Wednesday, July 27, 2022

Today's News: "A whisper in our minds"

In the end, the Pope's apology is important, though it will not ease the pain. The apology fell short because it did not deal with the the actions of the Catholic Church overall: 
The chief commissioner of Canada’s Truth and Reconciliation Commission has issued a blistering critique of Pope Francis’s apology to Indigenous people, saying “it left a deep hole in the acknowledgment of the full role of the church in the residential school system, by placing blame on individual members of the church.” 
Mr. Sinclair issued a press release just moments before Pope Francis appeared before thousands of people at Edmonton’s Commonwealth Stadium for a mass commemorating St. Anne, grandmother of Jesus. 
In 2015, the commission issued Call to Action #58, asking the Pope to deliver an apology in Canada for the church’s role in the residential school system. On Monday, seven years later, Pope Francis heeded the call, but apologized for individual Catholics who participated in the schools, not for the church as a whole. 
 ...the Pope told the delegation [to Rome in April] he was sorry for the “deplorable conduct” of church-members who abused children in residential schools and vowed to bring the sentiments to Canadian soil. 
Many Indigenous leaders had been hoping he would expand on his words in Rome and provide an institutional apology, not just express sorrow for the actions of individual Catholics. 
But the apology reiterated much of what he’d said in Rome. “I am sorry. I ask for forgiveness, in particular, for the ways in which many members of the Church and of religious communities co-operated, not least through their indifference, in projects of cultural destruction and forced assimilation promoted by the governments of that time, which culminated in the system of residential schools,” he said on Monday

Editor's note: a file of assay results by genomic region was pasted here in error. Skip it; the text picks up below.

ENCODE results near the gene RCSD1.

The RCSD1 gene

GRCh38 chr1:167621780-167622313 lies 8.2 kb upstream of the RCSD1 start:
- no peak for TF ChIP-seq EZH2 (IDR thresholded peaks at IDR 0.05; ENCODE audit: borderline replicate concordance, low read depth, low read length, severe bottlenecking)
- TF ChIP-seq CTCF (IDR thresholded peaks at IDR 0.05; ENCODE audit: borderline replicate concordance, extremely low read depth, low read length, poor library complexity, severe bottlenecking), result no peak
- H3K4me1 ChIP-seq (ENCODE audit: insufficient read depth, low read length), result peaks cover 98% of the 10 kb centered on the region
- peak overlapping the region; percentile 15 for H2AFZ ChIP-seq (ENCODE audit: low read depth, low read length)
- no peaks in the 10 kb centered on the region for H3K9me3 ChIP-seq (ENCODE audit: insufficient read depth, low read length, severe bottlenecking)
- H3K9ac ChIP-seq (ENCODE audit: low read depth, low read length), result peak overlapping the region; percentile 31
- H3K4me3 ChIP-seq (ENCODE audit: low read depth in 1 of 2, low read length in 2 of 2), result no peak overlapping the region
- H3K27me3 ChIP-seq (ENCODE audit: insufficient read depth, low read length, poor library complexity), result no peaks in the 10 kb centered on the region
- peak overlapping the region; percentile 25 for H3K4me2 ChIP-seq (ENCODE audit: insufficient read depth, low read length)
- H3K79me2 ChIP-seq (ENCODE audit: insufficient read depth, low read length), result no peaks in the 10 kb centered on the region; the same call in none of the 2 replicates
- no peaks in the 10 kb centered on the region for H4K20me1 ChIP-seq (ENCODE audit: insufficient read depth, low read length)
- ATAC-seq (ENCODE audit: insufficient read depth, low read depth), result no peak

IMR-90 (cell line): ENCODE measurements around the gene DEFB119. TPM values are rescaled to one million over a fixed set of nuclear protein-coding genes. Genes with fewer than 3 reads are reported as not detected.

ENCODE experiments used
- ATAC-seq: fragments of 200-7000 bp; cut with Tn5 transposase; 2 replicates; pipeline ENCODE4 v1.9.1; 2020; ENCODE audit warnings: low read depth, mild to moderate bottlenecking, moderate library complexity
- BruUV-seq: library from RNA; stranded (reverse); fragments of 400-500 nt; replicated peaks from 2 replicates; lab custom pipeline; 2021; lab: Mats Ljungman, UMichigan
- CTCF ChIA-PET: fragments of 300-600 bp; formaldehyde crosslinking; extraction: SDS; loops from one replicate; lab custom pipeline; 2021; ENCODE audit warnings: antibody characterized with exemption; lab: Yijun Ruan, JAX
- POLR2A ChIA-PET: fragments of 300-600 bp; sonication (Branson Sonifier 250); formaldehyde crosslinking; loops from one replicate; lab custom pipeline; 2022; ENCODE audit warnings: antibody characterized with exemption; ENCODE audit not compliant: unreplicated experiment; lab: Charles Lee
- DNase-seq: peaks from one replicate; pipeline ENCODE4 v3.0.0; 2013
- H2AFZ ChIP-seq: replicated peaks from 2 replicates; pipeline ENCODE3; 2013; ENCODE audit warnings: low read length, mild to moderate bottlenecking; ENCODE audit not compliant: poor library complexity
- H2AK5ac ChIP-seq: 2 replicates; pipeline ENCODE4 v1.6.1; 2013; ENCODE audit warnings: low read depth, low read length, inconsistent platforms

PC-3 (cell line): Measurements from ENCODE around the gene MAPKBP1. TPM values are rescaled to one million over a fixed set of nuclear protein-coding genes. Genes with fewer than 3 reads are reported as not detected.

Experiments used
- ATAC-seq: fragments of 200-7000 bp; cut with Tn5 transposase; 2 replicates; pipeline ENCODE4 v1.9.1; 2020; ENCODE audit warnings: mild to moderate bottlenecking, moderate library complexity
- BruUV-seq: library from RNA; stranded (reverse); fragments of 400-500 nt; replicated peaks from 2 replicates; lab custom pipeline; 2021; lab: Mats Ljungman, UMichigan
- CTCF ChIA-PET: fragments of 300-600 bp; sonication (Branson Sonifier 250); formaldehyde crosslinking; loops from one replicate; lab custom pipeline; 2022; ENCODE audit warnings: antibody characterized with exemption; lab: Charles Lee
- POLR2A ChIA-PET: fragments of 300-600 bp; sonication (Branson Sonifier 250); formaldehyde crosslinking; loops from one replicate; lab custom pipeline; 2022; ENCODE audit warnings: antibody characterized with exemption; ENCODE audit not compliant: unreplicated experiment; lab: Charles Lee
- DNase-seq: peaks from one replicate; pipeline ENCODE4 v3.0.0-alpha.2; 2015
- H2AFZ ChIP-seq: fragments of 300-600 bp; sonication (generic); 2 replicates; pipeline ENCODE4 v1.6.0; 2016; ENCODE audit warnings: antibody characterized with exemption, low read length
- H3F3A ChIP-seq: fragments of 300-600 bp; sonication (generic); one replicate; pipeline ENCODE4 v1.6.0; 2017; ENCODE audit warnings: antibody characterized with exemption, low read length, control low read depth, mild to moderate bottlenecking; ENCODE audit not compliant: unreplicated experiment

...Spectators gave the speech a warm reception, clapping and cheering after his expression of sorrow. Afterward, however, many onlookers said they expected more. “I’m happy to hear that he said the words ‘I’m sorry,’ but it wasn’t as encompassing as it could have been,” said Kukdookaa Terri Brown, residential school survivor and founding chair of the survivors circle with the National Centre for Truth and Reconciliation She also noted the Pope declined to mention sexual abuse or the Doctrine of Discovery in his speech.


lungta said...

After Gramas' teacup is shattered,
no amount of ceremony, or prayer or therapy or money or travel or empathy or realization by others or yourselves
nothing will unshatter it
nothing will get back the time it never held tea
nothing will take back the cuts it gave others
nothing replaces its lost purpose to hold scalding tea
reconciliation is trying to get comfortable walking on broken glass
I expect this tiny bubble of hope to lead to more despair
as all the feelings will remain
no matter what a tiny man from Italy does for a weekend.

Cathie from Canada said...

Thanks for your comment. I appreciate your analogy to walking on broken glass - maybe we will have to understand that the healing journey may not have a destination where everyone can just declare the pain is over, everybody move on. Maybe it is the process that will be important, for settlers as well.